Topeka The Kansas House gave first-round approval Tuesday to a bill that would establish a minimum age for people to run for statewide elected office.
The bill would require candidates to be "qualified electors" in Kansas, meaning they must be Kansas residents who are at least 18 years of age and not currently under a criminal sentence.
Supporters of the bill, including Rep. John Whitmer, R-Wichita, argued the number of underage candidates getting into the 2018 election, including some from out of state, has gotten out of hand.
"In the last few days, we've had folks file petitions to register a treasurer from Pennsylvania," he said. "We've had two students from the University of Delaware that have filed to register for governor."
In the last several days, seven people who live in states other than Kansas have filed paperwork to appoint campaign treasurers so they can raise money for gubernatorial campaigns. The most recent was Jonathan Silverman of Short Hills, N.J., who submitted paperwork Tuesday.
Before them, however, a number of teenagers from Kansas filed to get into the race, including some who will not be old enough to vote for themselves in the Aug. 7 primary.
One of those is Tyler Ruzich of Prairie Village, a student at Shawnee Mission North High School, who won't turn 18 until September. He's running in the Republican primary for governor.
In a phone interview Tuesday, Ruzich said he sees no need for such a law.
"The best age requirement, in my view, is the voters, the democratic process," he said. "If the voters feel that, you know what, we're not old enough, that it's simply not viable for a teen to run a state, the voters aren't going to vote for us. They're going to vote for the other candidates.
"But if the voters are able to look past age and say, 'you know what, age doesn't matter; it's about the perspective, it's about the ideas to solve the problems of the state,' I assume they're going to be able to vote for us, or whoever they feel is able to provide the best solutions for the problems of this state," Ruzich said.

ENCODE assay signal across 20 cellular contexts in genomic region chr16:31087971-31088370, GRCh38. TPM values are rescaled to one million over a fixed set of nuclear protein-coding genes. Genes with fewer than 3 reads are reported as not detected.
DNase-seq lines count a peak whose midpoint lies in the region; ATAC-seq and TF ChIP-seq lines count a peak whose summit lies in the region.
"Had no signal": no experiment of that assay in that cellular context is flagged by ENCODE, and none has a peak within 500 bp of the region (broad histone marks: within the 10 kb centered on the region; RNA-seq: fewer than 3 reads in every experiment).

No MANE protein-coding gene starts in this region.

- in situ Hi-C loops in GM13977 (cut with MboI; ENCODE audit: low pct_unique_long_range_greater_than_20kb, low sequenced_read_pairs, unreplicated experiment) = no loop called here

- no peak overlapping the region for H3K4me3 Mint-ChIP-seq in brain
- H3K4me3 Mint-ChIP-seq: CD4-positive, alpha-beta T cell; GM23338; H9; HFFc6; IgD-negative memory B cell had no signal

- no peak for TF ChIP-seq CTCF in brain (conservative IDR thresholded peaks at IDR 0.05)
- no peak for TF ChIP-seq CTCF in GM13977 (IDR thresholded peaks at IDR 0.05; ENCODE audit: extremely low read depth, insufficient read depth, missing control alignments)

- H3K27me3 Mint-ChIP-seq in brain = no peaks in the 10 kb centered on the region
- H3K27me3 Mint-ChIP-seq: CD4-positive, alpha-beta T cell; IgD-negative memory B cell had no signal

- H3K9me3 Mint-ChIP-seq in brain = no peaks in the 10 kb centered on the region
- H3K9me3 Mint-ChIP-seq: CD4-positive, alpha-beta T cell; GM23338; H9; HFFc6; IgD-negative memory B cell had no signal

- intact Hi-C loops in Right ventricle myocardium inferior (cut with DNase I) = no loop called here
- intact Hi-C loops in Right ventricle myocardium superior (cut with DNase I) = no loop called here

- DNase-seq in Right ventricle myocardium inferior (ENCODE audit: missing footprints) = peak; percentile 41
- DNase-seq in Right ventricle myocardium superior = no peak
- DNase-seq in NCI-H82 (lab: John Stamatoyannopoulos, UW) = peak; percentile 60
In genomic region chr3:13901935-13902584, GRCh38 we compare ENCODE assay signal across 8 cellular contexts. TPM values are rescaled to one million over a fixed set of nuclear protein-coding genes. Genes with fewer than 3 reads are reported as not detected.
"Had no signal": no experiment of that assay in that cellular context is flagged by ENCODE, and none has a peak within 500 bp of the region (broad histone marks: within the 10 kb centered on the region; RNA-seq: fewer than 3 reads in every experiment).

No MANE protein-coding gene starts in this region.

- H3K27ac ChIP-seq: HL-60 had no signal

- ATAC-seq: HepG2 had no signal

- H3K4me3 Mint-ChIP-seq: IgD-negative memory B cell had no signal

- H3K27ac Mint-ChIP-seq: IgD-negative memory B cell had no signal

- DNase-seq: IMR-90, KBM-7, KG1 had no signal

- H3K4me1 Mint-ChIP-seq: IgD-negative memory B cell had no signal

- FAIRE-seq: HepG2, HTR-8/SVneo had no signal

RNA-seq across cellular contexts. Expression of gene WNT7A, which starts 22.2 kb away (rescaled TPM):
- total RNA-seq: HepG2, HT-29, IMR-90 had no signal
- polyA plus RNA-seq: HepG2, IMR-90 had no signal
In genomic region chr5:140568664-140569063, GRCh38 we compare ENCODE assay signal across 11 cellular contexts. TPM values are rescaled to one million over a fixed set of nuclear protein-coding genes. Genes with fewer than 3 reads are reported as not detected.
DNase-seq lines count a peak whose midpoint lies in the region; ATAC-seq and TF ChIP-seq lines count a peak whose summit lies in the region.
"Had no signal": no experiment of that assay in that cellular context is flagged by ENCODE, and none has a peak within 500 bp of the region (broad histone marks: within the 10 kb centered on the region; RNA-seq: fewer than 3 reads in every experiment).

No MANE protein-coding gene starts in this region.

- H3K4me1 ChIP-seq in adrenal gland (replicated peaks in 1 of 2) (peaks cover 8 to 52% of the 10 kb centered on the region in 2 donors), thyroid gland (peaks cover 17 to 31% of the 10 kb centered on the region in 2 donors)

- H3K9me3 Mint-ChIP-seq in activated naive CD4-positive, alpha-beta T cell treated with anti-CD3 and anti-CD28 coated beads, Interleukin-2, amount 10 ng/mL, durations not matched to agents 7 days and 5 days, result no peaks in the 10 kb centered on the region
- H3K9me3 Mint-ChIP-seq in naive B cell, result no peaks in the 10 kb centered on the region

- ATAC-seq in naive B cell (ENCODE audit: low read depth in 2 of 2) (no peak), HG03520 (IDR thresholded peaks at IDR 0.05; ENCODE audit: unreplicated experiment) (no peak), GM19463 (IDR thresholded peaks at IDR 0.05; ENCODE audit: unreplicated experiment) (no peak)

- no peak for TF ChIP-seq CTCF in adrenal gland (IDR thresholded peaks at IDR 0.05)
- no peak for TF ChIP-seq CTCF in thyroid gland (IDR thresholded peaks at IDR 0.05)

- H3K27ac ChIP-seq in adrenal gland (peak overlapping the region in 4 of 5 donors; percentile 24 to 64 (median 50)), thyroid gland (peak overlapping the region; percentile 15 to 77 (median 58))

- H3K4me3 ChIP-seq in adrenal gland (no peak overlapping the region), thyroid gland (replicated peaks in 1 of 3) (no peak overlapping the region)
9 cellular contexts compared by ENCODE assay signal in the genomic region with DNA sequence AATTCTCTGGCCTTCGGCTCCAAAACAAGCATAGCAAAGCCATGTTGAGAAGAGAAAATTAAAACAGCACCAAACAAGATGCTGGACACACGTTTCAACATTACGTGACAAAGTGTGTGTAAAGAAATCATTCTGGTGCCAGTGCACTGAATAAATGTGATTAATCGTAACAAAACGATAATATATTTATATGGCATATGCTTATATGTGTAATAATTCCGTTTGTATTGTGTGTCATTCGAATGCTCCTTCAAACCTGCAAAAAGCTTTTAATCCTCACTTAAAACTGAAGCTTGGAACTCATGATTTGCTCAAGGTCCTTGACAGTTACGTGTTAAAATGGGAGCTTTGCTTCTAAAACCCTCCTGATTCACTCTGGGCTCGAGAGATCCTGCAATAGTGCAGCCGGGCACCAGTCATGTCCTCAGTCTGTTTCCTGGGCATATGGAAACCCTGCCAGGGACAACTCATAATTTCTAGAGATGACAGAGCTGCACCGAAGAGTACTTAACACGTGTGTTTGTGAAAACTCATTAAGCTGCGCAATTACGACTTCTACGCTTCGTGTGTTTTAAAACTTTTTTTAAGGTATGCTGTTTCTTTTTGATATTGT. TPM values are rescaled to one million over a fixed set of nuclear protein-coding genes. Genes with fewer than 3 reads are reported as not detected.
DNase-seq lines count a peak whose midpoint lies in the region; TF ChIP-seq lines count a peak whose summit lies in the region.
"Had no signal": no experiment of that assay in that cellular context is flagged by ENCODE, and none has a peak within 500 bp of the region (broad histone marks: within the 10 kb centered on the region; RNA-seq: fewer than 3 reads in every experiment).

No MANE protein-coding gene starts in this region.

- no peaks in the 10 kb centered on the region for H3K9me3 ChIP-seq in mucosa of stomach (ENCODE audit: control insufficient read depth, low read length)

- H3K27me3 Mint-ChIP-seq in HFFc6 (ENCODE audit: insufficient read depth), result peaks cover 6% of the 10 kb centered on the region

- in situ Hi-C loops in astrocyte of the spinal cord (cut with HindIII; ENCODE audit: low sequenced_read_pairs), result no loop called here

Rep. Vic Miller, D-Topeka, said he has been impressed with the teenagers who have gotten into this year's race.
"They represent a generation, a young generation," he said. "And I happen to think it's one of the best things to have come out of this election cycle, that we have these young people considering this step. And I do not fear their success."
As the bill is written, it would not affect those teenagers who are currently running in this year's election because the law would not take effect until Jan. 1, 2019.
The House rejected an amendment by Whitmer to move up the effective date so it would apply to this year's election.
The House also rejected several other amendments, including one by Miller that would have added language stating that people elected to statewide office other than lieutenant governor could not engage in any outside employment.
Miller said he omitted the lieutenant governor from his proposal because that job is presumed to be a part-time job. He said his main target was Secretary of State Kris Kobach, who continues to work as a private attorney representing businesses and municipal governments outside of Kansas.
But it also would have applied to Gov. Jeff Colyer, who continues to maintain a medical practice in addition to being governor.
The House also rejected an amendment by Rep. Kristey Williams, R-Augusta, to set the minimum age for governor and lieutenant governor at 30.
But the House approved an amendment by Rep. Adam Lusker, D-Frontenac, to strike language from the original bill saying a person had to be a resident of Kansas for four years prior to filing for office.
It also approved an amendment by Rep. Blake Carpenter, R-Derby, to add a requirement that candidates for attorney general must also be licensed to practice law in Kansas, a requirement that does not currently exist.
Carpenter, who at age 27 is the second-youngest member of the Legislature, was the main supporter of the bill setting the age limit.
"I understand that they want to have their message heard, and I think that there also are other ways that they can have their message heard," he said.
The House voted 73-43 to advance the bill to a final action vote Wednesday. Passage on that vote would send it to the Senate for consideration.